How the NASCAR Cup Series is inspiring young racers.
When you hear NASCAR, what comes to mind? Probably Southern tradition, the Daytona 500, Dale Earnhardt, or Ricky Bobby. For years, minority racers have struggled to gain recognition and success in the sport. In recent years, opportunities to participate in the stock car series have popped up, but is it enough? Pioneers like Kyle Larson, Daniel Suarez, and Bubba Wallace race at the most elite level, while many other minority drivers—including a number of women— drive in the Xfinity and Truck Series.
And, in a milestone achievement, on October 4th, in rainy Talladega, Alabama, Bubba Wallace became just the second Black NASCAR driver ever to win a race at the Cup Series level.
Last season, during the Black Lives Matter movement, a noose was found in the garage of Bubba Wallace’s team in Talladega. Before the conclusion of an FBI investigation, the NASCAR community rallied around Wallace, calling for social justice and a change in NASCAR culture. Thankfully, the FBI concluded the noose was in fact a garage pull tab that had been in the garage for over a year, thus making a hate crime impossible. Nonetheless, NASCAR and its drivers have since made diversity in the sport a priority.
Over a year later, with his first victory under his belt, Wallace serves as an inspiration to young drivers of all backgrounds. First and foremost, Wallace’s victory shows younger generations that NASCAR is rejecting their associations with the Confederate flag imagery or a racist South. NASCAR, at heart, is truly about opportunity, skill, and a little bit of luck. Wallace checks all those boxes. He has been in racing for all his life, and is known as a skilled and more aggressive driver, especially on the bigger super-speedway tracks. His racing team, recently formed by Michael Jordan and fellow driver Denny Hamlin gave Wallace the opportunity to race in good equipment and prove his talent. Finally, Wallace was blessed by the NASCAR gods: driving through a crash, taking advantage of a caution flag, and with some help from the rain.
In a post-race interview, a tearful Wallace said, “This is for all the kids out there that want to have an opportunity and whatever they want to achieve, and be the best at what they want to do. You’re going to go through a lot of bullshit. But you always got to stick true to your path and not let the nonsense get to you.”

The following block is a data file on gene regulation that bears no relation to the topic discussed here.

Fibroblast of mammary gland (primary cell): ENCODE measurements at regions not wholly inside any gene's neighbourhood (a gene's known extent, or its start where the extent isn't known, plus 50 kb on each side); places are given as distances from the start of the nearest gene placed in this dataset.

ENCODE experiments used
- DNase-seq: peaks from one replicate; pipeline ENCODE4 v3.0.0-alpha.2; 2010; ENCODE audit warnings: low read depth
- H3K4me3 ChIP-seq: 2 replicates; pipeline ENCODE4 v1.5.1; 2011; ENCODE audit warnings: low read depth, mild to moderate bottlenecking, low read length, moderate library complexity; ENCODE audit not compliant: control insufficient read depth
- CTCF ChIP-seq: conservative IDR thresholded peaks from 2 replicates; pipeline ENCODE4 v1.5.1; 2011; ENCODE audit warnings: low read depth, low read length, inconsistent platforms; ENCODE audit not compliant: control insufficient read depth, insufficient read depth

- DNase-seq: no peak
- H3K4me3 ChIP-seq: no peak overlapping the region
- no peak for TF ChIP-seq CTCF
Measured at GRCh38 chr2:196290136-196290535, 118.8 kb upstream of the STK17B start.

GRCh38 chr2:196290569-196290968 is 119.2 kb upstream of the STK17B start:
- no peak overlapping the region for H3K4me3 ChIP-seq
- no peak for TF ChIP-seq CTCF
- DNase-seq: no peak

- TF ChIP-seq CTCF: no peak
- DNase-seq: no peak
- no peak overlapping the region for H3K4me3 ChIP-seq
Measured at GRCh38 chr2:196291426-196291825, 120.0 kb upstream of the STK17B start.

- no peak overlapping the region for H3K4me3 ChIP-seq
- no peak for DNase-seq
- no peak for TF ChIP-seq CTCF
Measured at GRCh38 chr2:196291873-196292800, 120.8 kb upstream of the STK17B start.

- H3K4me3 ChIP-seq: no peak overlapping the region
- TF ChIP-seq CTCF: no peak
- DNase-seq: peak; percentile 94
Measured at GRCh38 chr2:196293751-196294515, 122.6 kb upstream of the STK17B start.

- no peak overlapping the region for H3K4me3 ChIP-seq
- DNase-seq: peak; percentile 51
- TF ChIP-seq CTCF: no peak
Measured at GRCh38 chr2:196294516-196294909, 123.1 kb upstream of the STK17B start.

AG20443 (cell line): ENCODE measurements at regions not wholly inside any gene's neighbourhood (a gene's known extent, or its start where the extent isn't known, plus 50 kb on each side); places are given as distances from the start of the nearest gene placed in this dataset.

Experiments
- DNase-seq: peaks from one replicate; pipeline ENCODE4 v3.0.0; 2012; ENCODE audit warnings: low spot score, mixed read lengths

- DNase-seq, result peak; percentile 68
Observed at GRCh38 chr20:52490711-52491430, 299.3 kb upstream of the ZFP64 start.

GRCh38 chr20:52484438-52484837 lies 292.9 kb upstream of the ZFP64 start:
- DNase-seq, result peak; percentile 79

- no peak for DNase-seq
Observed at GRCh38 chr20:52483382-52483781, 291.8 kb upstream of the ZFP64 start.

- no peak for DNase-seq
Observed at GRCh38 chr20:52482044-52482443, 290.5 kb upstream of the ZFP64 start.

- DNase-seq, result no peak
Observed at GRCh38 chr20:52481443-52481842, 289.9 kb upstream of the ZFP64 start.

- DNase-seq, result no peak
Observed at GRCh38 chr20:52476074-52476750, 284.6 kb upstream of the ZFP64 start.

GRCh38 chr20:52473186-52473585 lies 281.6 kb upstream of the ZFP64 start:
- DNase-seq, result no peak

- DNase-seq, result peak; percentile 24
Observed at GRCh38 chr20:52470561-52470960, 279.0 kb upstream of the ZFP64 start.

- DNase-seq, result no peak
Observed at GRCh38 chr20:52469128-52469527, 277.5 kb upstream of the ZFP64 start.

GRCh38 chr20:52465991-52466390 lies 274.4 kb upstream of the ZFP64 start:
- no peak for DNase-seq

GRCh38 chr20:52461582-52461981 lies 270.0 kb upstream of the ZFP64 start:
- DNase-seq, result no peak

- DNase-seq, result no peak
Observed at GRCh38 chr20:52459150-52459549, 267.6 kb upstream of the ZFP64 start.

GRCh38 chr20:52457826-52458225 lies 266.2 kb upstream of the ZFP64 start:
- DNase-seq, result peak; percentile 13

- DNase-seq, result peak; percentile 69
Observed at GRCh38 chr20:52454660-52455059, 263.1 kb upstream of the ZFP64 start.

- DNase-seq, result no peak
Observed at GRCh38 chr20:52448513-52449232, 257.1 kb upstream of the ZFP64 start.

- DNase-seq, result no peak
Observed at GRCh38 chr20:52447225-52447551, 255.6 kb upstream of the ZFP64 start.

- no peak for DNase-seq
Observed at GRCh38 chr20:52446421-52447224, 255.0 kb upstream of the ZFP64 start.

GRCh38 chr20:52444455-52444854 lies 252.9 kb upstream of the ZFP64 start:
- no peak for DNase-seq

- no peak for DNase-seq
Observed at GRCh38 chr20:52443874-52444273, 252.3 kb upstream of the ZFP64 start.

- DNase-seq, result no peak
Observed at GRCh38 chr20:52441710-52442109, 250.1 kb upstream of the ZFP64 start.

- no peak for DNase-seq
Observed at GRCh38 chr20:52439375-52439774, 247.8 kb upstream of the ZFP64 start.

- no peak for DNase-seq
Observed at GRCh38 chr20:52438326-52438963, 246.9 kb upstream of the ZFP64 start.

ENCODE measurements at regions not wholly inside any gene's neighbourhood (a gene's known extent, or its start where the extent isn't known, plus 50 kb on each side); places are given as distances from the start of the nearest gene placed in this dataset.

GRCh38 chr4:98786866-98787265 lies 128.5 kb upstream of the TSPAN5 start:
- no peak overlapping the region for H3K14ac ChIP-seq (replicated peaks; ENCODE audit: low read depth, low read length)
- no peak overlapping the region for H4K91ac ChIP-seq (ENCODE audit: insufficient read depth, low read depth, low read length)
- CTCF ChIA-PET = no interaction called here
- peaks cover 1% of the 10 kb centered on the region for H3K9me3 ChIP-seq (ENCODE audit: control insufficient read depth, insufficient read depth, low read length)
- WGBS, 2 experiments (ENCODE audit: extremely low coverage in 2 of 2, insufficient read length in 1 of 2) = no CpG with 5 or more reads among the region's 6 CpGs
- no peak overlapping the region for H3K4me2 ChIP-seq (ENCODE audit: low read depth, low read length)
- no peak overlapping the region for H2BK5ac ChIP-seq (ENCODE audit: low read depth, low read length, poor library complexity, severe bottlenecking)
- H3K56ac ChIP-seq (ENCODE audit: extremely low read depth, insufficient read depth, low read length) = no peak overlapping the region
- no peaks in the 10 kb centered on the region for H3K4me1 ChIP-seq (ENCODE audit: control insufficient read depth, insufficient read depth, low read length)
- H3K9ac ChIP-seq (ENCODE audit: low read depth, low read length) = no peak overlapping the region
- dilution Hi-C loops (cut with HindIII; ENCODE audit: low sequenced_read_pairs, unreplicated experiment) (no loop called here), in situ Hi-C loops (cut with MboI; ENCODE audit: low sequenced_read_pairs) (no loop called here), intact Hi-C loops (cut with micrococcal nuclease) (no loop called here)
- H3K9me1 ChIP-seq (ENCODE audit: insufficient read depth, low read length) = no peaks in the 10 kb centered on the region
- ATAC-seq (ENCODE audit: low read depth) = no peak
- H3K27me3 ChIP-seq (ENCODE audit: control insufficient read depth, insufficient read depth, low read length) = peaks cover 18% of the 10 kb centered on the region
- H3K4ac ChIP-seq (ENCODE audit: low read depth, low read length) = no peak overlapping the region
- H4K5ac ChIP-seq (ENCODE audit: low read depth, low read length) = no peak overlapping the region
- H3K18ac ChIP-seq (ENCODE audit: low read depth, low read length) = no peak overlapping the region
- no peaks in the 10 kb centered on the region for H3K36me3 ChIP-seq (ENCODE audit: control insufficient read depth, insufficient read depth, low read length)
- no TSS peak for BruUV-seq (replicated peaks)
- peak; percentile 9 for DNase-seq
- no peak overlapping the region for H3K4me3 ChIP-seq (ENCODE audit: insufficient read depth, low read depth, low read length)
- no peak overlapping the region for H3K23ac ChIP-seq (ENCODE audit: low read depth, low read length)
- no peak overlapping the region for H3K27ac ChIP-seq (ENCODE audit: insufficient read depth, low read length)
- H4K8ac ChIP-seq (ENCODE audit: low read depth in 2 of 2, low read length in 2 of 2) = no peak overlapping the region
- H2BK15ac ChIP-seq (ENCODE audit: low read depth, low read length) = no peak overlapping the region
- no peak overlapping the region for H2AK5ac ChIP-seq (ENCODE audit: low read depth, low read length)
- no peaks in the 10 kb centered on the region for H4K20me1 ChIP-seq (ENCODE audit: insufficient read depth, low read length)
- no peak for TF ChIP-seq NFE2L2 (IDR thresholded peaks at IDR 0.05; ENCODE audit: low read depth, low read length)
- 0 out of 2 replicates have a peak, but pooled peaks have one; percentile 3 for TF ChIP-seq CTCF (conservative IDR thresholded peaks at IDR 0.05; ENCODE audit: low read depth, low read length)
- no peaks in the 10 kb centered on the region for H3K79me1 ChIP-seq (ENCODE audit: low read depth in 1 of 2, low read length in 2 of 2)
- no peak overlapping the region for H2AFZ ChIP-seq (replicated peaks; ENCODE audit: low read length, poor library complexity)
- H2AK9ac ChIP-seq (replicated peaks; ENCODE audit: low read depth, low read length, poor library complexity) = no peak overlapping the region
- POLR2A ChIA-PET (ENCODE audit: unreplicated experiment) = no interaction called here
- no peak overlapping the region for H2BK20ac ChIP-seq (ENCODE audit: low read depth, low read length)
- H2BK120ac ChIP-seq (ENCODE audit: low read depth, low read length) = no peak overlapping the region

This is exactly the message that NASCAR, 23XI Racing, Bubba Wallace, and the entire field of drivers want to spread. Young kids, especially young Black kids witnessing Wallace’s victory will say, “I want to do that.” It will encourage them to take a trip to the local go-kart track and try their luck at racing. Kids who maybe were deterred by the lack of representation in NASCAR can hold up Bubba’s resolve and later success in the face of adversity as a shining example. This country is far from perfect and the racism deep-rooted in southern culture can’t be waved away easily; without a doubt, southern culture – NASCAR culture included – needs work. But, Wallace’s victory should not only inspire young Black racers but also young white drivers to stand up to prejudice or bigotry they witness exhibited towards anyone in the racing community, and to celebrate the successes of minority communities.
Sports are more fun when everyone is involved. Bubba Wallace’s victory will spark young minority drivers to perfect their craft and try to make it to the top. Wallace’s idol growing up was the first Black NASCAR driver to win a Grand National race, Wendell Scott, in 1963. 58 years later, Bubba Wallace serves as an inspiration for a new, diverse generation of drivers, continuing to pave the way for the future of the sport.